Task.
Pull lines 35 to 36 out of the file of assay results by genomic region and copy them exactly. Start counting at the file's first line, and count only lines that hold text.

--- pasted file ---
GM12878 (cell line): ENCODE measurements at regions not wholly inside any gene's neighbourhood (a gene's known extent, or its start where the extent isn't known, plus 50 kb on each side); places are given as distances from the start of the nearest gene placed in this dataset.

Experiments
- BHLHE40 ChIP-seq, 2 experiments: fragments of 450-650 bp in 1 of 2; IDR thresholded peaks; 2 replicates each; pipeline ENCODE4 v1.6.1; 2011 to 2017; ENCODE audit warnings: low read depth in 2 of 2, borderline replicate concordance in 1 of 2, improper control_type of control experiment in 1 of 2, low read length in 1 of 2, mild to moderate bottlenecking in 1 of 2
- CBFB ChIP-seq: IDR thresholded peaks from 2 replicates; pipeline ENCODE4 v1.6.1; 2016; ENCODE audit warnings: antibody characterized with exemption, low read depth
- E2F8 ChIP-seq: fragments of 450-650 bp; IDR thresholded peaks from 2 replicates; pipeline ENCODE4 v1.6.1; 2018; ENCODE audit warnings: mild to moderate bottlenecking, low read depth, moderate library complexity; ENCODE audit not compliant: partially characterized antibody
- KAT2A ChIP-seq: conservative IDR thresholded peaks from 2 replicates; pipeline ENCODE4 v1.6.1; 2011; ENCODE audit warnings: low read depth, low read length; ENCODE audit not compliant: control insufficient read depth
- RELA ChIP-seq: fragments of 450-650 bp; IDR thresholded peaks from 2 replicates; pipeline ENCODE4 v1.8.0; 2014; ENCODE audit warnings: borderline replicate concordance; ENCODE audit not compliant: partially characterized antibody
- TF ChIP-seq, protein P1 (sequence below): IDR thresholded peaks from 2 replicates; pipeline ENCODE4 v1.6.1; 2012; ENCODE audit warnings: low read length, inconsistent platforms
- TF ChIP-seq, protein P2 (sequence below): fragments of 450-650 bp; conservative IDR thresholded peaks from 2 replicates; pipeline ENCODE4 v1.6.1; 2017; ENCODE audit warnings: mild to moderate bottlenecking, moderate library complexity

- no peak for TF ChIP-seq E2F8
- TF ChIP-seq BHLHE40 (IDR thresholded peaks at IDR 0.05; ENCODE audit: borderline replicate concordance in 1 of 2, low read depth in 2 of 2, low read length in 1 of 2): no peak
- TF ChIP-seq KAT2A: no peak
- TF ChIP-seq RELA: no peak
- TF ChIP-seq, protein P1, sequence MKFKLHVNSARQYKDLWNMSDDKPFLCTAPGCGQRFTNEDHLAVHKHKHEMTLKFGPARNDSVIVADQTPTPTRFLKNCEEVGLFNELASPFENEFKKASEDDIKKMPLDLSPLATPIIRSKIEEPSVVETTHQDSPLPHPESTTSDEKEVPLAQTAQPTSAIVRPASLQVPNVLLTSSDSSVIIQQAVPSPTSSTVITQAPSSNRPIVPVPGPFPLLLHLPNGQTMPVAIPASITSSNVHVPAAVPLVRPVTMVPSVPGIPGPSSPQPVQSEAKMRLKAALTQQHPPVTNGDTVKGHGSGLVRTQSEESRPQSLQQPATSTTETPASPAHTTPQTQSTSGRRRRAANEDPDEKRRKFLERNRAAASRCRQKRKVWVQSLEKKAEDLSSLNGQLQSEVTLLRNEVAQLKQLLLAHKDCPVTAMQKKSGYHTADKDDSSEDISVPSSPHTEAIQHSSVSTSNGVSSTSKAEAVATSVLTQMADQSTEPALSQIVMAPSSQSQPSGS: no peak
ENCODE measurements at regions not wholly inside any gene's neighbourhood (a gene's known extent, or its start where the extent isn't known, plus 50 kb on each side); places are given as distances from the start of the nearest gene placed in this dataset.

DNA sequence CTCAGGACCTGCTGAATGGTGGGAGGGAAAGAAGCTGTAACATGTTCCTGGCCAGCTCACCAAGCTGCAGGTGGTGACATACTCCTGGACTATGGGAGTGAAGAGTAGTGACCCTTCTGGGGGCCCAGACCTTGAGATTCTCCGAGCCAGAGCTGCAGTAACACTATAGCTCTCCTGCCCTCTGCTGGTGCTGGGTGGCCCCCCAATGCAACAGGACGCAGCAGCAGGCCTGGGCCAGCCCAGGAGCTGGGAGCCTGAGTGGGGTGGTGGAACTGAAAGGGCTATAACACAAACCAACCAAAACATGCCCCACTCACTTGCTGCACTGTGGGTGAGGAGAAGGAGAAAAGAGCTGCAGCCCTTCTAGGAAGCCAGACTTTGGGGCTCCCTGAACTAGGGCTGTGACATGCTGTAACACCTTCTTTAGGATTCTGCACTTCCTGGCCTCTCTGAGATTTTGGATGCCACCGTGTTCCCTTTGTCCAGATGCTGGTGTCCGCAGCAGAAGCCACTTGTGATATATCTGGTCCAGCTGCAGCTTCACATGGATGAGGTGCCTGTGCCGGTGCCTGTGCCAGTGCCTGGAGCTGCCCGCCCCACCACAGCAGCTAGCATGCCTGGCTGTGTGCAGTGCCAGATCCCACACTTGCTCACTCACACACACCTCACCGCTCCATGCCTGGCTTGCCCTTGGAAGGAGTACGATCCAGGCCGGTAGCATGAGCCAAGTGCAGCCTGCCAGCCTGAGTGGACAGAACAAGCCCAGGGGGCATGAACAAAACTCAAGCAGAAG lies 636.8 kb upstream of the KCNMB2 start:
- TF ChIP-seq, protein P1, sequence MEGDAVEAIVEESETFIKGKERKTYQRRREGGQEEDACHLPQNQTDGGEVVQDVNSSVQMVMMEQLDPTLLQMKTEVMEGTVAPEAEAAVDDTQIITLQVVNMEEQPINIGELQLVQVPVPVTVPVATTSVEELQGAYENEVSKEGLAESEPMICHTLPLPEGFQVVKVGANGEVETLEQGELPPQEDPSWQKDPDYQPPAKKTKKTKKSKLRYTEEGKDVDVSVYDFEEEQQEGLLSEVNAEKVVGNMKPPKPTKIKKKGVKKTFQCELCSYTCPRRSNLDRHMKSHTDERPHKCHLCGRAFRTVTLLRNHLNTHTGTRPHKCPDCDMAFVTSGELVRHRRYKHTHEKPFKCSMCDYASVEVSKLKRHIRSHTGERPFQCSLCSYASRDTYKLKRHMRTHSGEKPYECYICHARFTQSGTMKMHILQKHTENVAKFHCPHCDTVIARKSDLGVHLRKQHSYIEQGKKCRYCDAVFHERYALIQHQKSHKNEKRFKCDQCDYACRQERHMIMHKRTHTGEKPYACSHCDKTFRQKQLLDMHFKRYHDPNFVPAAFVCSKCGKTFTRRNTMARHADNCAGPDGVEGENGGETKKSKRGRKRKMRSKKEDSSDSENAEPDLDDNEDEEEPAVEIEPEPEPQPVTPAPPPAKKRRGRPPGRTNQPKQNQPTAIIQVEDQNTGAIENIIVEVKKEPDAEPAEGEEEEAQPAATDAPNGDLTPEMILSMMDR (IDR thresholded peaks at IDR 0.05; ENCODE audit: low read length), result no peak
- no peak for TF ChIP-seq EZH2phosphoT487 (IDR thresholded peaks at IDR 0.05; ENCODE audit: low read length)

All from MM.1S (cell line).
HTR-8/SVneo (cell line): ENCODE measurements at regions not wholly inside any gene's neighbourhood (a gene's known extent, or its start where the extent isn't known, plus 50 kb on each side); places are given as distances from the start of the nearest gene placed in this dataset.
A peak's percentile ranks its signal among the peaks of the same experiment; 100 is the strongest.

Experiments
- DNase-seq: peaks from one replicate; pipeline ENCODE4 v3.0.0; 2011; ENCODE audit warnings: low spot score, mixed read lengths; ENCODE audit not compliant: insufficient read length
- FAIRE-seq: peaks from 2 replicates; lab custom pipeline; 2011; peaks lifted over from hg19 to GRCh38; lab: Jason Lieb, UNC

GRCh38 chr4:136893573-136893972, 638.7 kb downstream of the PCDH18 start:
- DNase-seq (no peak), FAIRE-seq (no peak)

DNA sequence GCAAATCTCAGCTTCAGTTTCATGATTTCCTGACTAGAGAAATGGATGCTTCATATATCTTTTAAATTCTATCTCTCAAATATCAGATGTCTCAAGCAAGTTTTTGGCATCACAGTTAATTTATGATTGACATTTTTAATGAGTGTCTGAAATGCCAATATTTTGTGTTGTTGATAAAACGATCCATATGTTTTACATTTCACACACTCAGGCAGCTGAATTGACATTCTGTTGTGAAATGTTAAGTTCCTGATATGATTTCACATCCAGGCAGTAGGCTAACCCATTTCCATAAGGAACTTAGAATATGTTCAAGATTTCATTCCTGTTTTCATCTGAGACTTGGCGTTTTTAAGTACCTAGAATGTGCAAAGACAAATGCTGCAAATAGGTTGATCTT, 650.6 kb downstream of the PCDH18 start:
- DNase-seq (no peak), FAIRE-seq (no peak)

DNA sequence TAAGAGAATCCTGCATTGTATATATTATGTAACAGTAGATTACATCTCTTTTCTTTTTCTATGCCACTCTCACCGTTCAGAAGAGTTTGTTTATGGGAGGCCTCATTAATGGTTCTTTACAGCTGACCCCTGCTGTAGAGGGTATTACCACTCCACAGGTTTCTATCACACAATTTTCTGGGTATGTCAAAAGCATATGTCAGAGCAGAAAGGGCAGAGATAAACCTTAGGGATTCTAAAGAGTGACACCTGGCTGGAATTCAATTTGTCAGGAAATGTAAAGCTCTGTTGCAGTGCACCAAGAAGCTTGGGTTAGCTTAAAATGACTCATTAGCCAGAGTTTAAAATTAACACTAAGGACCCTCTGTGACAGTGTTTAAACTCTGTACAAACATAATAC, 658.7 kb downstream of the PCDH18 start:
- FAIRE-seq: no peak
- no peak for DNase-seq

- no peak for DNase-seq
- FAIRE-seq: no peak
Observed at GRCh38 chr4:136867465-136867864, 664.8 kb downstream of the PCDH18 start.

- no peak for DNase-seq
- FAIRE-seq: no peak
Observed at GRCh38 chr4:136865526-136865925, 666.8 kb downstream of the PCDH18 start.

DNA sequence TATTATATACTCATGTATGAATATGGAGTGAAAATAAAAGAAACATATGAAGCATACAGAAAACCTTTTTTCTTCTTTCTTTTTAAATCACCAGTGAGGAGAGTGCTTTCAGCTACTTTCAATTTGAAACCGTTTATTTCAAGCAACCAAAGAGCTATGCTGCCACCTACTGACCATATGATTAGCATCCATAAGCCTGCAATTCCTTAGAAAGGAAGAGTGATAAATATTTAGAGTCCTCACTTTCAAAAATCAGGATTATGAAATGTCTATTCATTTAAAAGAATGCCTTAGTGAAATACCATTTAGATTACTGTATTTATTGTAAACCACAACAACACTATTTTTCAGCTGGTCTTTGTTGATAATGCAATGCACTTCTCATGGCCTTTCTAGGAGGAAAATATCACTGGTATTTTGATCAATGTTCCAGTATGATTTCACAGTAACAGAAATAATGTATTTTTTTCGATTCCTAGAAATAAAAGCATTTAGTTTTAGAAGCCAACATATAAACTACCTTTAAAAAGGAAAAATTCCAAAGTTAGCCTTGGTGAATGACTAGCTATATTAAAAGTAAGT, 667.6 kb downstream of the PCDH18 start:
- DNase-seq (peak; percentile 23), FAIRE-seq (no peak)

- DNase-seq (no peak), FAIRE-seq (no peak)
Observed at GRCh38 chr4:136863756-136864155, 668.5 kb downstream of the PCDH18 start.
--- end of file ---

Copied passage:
- no peak for DNase-seq
- FAIRE-seq: no peak